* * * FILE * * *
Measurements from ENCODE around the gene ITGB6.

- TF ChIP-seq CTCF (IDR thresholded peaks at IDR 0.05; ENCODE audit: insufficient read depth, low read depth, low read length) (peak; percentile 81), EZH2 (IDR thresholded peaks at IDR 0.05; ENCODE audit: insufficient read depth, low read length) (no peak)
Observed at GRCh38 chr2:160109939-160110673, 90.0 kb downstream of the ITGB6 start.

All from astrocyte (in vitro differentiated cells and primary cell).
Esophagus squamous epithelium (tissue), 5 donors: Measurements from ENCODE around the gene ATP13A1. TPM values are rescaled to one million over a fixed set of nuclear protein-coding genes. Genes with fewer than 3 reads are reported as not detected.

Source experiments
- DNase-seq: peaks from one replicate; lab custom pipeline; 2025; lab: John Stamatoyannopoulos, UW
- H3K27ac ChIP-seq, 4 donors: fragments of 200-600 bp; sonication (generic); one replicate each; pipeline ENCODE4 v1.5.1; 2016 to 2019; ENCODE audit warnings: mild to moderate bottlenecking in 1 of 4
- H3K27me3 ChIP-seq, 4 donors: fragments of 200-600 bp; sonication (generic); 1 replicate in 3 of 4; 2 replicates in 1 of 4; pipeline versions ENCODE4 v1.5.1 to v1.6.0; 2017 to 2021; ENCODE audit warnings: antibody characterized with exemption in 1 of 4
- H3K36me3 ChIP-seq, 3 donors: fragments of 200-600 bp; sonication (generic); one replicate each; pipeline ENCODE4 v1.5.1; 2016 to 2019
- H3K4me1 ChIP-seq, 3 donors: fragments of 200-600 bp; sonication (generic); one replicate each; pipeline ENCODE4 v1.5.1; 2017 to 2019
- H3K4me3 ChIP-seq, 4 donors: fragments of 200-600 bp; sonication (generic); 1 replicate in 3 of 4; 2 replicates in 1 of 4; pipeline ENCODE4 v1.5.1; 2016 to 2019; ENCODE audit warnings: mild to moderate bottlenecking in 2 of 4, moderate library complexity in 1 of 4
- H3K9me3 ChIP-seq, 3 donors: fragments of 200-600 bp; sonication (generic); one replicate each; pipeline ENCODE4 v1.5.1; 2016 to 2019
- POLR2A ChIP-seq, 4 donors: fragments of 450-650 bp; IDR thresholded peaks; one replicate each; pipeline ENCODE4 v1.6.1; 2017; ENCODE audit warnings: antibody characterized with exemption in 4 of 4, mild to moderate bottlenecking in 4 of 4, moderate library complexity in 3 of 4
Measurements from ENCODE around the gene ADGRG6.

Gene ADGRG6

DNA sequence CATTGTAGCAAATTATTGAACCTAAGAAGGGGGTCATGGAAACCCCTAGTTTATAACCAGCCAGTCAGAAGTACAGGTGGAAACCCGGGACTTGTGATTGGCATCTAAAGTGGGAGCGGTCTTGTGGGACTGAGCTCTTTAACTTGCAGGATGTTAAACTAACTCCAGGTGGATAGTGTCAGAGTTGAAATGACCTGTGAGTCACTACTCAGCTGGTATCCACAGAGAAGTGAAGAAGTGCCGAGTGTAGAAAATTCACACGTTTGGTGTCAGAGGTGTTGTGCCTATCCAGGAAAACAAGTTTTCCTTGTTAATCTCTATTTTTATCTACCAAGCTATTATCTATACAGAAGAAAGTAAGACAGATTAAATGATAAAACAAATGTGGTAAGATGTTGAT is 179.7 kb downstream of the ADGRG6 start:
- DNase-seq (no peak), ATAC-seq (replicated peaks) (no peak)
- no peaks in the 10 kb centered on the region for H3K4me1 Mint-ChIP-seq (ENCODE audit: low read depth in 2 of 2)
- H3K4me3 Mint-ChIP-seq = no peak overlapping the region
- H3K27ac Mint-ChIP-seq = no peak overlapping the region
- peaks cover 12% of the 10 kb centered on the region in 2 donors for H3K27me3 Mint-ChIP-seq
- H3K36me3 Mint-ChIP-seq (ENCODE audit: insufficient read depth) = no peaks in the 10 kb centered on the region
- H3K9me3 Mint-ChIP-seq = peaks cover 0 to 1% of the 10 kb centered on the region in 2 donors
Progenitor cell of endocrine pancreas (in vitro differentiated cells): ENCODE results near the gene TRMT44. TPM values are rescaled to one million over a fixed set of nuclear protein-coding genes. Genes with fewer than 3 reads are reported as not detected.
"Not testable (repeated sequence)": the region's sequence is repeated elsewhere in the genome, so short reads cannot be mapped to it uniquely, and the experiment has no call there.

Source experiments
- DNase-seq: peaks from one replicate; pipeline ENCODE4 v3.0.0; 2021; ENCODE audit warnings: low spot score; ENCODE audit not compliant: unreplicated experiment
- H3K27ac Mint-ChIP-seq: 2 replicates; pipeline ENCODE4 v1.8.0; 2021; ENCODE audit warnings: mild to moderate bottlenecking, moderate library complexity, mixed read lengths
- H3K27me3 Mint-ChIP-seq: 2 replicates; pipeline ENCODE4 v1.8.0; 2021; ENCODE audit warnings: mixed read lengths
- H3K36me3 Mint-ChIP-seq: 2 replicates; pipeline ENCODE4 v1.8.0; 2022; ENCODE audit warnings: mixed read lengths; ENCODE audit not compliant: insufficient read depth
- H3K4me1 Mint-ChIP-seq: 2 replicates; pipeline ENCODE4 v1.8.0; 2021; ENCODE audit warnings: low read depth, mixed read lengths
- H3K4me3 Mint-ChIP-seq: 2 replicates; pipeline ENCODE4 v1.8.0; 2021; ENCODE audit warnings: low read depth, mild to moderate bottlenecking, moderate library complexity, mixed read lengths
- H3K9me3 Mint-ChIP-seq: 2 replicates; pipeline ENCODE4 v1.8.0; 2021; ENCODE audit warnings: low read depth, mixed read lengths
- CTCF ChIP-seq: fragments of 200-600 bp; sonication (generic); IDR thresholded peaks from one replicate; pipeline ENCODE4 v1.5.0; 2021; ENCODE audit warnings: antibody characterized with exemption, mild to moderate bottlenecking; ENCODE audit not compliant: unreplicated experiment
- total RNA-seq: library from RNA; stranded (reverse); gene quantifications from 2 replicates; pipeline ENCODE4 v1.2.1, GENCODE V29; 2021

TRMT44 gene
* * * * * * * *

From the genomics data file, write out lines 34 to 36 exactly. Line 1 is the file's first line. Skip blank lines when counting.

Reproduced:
- H3K9me3 Mint-ChIP-seq: 2 replicates; pipeline ENCODE4 v1.8.0; 2021; ENCODE audit warnings: low read depth, mixed read lengths
- CTCF ChIP-seq: fragments of 200-600 bp; sonication (generic); IDR thresholded peaks from one replicate; pipeline ENCODE4 v1.5.0; 2021; ENCODE audit warnings: antibody characterized with exemption, mild to moderate bottlenecking; ENCODE audit not compliant: unreplicated experiment
- total RNA-seq: library from RNA; stranded (reverse); gene quantifications from 2 replicates; pipeline ENCODE4 v1.2.1, GENCODE V29; 2021